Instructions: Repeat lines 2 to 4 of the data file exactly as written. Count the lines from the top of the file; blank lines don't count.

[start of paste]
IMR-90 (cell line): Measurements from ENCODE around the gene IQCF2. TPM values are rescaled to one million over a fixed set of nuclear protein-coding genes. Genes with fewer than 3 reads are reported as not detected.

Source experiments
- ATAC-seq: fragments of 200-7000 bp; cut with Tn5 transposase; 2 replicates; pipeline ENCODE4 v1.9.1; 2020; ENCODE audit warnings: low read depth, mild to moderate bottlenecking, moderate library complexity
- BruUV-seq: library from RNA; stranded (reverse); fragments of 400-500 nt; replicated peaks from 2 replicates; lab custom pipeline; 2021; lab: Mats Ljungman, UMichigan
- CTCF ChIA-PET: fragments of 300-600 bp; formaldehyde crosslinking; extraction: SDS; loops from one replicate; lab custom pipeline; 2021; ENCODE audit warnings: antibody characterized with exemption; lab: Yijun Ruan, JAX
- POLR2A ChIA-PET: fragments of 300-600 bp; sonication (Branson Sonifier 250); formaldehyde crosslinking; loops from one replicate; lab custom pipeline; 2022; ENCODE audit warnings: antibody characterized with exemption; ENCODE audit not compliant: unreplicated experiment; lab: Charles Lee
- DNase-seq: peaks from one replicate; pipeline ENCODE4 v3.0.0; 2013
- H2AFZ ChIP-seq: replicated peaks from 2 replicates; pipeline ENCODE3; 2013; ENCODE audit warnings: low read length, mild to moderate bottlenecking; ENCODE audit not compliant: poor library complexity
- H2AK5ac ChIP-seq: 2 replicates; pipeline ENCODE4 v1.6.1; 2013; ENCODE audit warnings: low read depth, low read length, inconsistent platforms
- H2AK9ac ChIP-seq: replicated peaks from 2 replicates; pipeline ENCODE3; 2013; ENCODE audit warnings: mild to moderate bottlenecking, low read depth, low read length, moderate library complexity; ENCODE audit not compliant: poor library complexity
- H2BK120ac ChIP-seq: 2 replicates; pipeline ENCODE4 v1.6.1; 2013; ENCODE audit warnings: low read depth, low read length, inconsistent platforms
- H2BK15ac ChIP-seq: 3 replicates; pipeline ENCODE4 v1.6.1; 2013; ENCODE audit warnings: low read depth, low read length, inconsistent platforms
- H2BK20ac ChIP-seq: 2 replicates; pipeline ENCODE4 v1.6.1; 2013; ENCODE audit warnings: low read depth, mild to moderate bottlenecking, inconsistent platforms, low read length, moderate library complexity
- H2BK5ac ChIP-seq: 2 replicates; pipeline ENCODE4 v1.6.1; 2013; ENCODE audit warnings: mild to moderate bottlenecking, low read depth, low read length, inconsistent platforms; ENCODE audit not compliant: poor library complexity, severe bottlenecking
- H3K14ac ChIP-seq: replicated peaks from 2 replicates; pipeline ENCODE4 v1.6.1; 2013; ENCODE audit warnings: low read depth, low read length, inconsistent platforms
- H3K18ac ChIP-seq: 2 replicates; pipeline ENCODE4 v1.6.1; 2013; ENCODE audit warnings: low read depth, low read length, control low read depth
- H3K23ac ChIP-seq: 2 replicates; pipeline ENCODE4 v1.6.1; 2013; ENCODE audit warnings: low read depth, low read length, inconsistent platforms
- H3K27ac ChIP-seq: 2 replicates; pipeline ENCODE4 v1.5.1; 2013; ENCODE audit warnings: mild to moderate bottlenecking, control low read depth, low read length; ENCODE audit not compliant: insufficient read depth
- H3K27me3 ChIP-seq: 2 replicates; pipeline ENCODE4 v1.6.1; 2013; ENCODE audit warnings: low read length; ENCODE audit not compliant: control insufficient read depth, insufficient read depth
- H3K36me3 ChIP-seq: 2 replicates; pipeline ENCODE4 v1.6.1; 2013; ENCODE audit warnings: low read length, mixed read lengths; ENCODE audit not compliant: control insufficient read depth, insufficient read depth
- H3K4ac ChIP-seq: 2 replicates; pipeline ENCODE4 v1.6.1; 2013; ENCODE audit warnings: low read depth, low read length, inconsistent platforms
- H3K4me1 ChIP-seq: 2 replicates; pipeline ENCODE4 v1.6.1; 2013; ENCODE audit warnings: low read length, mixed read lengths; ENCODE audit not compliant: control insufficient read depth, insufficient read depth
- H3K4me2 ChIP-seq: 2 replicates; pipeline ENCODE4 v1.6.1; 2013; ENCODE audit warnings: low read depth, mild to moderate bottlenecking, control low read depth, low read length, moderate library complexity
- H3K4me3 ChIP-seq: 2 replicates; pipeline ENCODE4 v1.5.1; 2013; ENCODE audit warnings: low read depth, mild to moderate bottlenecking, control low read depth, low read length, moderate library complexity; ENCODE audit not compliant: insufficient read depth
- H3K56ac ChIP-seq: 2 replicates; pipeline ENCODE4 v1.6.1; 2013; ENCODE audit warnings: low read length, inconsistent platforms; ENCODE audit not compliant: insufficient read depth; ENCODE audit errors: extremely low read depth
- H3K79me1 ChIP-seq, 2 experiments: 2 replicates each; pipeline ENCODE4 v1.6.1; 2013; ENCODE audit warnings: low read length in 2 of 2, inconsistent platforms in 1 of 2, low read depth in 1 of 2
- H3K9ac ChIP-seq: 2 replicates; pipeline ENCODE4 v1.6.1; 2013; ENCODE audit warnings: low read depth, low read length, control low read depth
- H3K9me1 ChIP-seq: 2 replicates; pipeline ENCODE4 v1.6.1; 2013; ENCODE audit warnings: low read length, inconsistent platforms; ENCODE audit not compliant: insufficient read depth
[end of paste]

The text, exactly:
Source experiments
- ATAC-seq: fragments of 200-7000 bp; cut with Tn5 transposase; 2 replicates; pipeline ENCODE4 v1.9.1; 2020; ENCODE audit warnings: low read depth, mild to moderate bottlenecking, moderate library complexity
- BruUV-seq: library from RNA; stranded (reverse); fragments of 400-500 nt; replicated peaks from 2 replicates; lab custom pipeline; 2021; lab: Mats Ljungman, UMichigan